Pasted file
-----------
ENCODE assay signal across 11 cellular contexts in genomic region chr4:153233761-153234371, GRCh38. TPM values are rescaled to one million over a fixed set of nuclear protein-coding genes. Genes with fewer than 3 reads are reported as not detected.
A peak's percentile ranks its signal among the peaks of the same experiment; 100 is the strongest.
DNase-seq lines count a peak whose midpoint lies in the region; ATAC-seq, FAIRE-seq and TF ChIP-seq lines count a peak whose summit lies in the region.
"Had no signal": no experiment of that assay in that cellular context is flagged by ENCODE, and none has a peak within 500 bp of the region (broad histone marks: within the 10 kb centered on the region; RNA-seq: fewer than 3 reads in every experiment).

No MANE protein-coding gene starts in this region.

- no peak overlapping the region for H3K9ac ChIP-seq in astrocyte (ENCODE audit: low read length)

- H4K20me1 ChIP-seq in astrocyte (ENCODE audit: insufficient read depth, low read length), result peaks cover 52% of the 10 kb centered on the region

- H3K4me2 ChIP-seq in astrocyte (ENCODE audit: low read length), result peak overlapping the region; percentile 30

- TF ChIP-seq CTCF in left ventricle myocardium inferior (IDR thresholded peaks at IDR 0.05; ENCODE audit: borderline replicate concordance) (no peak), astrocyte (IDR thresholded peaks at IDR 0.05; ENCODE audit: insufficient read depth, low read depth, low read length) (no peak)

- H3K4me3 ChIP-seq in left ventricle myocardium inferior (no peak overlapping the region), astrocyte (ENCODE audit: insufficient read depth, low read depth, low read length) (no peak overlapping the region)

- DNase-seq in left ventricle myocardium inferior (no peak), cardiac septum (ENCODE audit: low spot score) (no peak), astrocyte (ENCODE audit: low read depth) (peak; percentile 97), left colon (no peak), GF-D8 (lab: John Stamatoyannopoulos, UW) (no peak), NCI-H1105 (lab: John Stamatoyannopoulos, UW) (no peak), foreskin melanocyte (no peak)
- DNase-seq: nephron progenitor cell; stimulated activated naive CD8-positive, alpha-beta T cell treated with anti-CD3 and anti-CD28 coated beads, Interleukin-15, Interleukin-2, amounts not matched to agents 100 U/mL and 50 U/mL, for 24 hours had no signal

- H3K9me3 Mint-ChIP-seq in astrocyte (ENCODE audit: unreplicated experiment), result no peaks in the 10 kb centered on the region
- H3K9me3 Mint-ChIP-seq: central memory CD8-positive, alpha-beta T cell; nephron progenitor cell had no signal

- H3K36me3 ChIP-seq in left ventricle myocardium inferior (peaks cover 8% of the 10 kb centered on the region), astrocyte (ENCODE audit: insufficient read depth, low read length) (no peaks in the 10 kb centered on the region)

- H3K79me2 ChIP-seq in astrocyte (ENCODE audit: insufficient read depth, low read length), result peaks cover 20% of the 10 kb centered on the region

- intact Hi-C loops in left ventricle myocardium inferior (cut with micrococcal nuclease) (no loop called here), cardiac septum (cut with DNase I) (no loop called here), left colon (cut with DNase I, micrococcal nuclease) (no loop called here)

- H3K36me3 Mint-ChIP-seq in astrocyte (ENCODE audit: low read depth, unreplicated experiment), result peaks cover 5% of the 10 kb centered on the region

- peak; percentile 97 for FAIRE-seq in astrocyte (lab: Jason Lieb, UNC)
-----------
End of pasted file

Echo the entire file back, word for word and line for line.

ENCODE assay signal across 11 cellular contexts in genomic region chr4:153233761-153234371, GRCh38. TPM values are rescaled to one million over a fixed set of nuclear protein-coding genes. Genes with fewer than 3 reads are reported as not detected.
A peak's percentile ranks its signal among the peaks of the same experiment; 100 is the strongest.
DNase-seq lines count a peak whose midpoint lies in the region; ATAC-seq, FAIRE-seq and TF ChIP-seq lines count a peak whose summit lies in the region.
"Had no signal": no experiment of that assay in that cellular context is flagged by ENCODE, and none has a peak within 500 bp of the region (broad histone marks: within the 10 kb centered on the region; RNA-seq: fewer than 3 reads in every experiment).

No MANE protein-coding gene starts in this region.

- no peak overlapping the region for H3K9ac ChIP-seq in astrocyte (ENCODE audit: low read length)

- H4K20me1 ChIP-seq in astrocyte (ENCODE audit: insufficient read depth, low read length), result peaks cover 52% of the 10 kb centered on the region

- H3K4me2 ChIP-seq in astrocyte (ENCODE audit: low read length), result peak overlapping the region; percentile 30

- TF ChIP-seq CTCF in left ventricle myocardium inferior (IDR thresholded peaks at IDR 0.05; ENCODE audit: borderline replicate concordance) (no peak), astrocyte (IDR thresholded peaks at IDR 0.05; ENCODE audit: insufficient read depth, low read depth, low read length) (no peak)

- H3K4me3 ChIP-seq in left ventricle myocardium inferior (no peak overlapping the region), astrocyte (ENCODE audit: insufficient read depth, low read depth, low read length) (no peak overlapping the region)

- DNase-seq in left ventricle myocardium inferior (no peak), cardiac septum (ENCODE audit: low spot score) (no peak), astrocyte (ENCODE audit: low read depth) (peak; percentile 97), left colon (no peak), GF-D8 (lab: John Stamatoyannopoulos, UW) (no peak), NCI-H1105 (lab: John Stamatoyannopoulos, UW) (no peak), foreskin melanocyte (no peak)
- DNase-seq: nephron progenitor cell; stimulated activated naive CD8-positive, alpha-beta T cell treated with anti-CD3 and anti-CD28 coated beads, Interleukin-15, Interleukin-2, amounts not matched to agents 100 U/mL and 50 U/mL, for 24 hours had no signal

- H3K9me3 Mint-ChIP-seq in astrocyte (ENCODE audit: unreplicated experiment), result no peaks in the 10 kb centered on the region
- H3K9me3 Mint-ChIP-seq: central memory CD8-positive, alpha-beta T cell; nephron progenitor cell had no signal

- H3K36me3 ChIP-seq in left ventricle myocardium inferior (peaks cover 8% of the 10 kb centered on the region), astrocyte (ENCODE audit: insufficient read depth, low read length) (no peaks in the 10 kb centered on the region)

- H3K79me2 ChIP-seq in astrocyte (ENCODE audit: insufficient read depth, low read length), result peaks cover 20% of the 10 kb centered on the region

- intact Hi-C loops in left ventricle myocardium inferior (cut with micrococcal nuclease) (no loop called here), cardiac septum (cut with DNase I) (no loop called here), left colon (cut with DNase I, micrococcal nuclease) (no loop called here)

- H3K36me3 Mint-ChIP-seq in astrocyte (ENCODE audit: low read depth, unreplicated experiment), result peaks cover 5% of the 10 kb centered on the region

- peak; percentile 97 for FAIRE-seq in astrocyte (lab: Jason Lieb, UNC)